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FDA tables AZ jab but insists it is still safe

Republika

Amid reports of blood clots after inoculation in Europe, the Philippine Food and Drug Administration recently recommended the Department of Health to temporarily discontinue use of the AstraZeneca vaccine to people below 60.


This “temporary suspension”, according to FDA director general Eric Domingo, was merely a precautionary measure to “ensure safety of every Filipino.”


Meanwhile, presidential adviser for entrepreneurship Joey Concepcion appealed to Filipinos to focus on the benefits of the jab, instead of blood clotting reports.


Some 525,600 individuals have received the AstraZeneca shot, and the adviser pointed out that “if there are any extreme adverse effects, we should know it by now.”


In a statement, AstraZeneca said: “Patient safety remains to be the highest priority for AstraZeneca. Tens of millions of people have now received our vaccine across the globe. The extensive body of data from two large clinical datasets and real-world evidence demonstrate its effectiveness, reaffirming the role the vaccine can play during this public health crisis.”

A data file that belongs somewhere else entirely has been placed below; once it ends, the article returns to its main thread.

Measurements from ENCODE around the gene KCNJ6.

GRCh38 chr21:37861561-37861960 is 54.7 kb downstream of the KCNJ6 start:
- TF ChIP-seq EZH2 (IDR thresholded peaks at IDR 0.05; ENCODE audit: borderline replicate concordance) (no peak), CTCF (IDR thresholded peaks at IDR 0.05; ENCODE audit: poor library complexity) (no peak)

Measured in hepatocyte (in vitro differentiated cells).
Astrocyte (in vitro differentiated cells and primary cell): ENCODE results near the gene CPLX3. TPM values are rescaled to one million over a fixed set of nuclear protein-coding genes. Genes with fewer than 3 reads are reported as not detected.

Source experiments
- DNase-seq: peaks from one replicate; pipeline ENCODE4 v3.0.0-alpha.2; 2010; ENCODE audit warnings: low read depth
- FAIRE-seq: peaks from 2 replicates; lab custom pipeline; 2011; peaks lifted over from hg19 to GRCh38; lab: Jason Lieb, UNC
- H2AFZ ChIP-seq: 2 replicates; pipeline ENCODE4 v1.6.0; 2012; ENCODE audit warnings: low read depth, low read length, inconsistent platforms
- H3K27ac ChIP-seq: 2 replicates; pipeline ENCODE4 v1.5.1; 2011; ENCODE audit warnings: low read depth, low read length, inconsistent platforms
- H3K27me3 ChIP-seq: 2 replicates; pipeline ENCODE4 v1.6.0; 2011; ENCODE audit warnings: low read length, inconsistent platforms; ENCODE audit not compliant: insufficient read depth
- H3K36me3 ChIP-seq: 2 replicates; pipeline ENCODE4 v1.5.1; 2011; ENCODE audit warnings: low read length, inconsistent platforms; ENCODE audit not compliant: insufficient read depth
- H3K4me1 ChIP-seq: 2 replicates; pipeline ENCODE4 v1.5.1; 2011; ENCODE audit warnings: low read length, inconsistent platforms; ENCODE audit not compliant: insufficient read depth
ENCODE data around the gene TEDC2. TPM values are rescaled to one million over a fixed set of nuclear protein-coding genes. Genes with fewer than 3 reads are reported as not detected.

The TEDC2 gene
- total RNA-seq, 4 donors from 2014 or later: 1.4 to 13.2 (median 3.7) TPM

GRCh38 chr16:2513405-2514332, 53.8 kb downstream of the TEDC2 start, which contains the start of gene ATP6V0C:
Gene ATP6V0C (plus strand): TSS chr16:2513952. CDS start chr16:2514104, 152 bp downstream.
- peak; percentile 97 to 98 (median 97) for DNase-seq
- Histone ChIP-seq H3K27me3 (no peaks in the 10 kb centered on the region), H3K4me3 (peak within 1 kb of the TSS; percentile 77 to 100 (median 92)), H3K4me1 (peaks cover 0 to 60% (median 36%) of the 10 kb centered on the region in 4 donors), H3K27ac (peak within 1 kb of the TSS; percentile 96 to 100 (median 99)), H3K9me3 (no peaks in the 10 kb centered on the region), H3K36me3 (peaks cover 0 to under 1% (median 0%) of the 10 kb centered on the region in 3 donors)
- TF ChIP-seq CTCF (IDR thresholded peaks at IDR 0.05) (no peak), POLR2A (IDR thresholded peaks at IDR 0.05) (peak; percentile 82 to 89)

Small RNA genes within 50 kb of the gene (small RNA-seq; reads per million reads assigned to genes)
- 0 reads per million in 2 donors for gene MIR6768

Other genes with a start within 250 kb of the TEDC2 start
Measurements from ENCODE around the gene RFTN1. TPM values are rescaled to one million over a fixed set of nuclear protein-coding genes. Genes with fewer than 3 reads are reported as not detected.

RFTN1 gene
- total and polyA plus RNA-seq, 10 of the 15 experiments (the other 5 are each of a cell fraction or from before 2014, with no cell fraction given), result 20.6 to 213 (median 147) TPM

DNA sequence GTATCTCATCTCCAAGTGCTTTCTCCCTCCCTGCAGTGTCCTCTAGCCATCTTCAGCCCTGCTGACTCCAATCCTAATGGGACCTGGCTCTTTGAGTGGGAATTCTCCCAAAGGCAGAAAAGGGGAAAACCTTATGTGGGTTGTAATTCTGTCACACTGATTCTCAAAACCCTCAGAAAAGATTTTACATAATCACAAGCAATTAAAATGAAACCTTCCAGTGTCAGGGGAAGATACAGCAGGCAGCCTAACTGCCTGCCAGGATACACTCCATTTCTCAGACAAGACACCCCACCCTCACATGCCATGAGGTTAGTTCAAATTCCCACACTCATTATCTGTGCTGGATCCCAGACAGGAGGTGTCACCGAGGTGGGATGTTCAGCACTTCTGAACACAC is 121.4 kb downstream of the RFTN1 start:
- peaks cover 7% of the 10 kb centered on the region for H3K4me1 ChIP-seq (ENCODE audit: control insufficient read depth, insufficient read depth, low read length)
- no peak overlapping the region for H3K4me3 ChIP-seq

It added: “We will continue to work with the Philippine Food and Drug Administration to answer any questions they may have.”


European Union drug regulator, European Medicines Agency, likewise echoed that these shots are still safe and added that blood clotting events are “very rare.”


There were no risk factors, including age, which had been found to be associated with blood clotting, leading the EMA to declare that there was no causal link between the vaccines and the blood clots.


“A plausible explanation for these rare side effects is an immune response to the vaccine,” said EMA chief Emer Cooke.


The 2.6 million doses procured by a first batch of donors is slated to arrive by next month or in June, while the second batch, consisting of 14.5 million doses donated by the private sector and local government units, are to arrive in the third or fourth quarter.


Meanwhile, the FDA has approved Sinovac for the elderly. To date, it has been given to more than 700 HCWs over 60, with no reported severe side effects. Although the Chinese vaccine’s efficacy rate stands at somewhere between 51 to 52%, it falls under the acceptable rate under World Health Organization standards.


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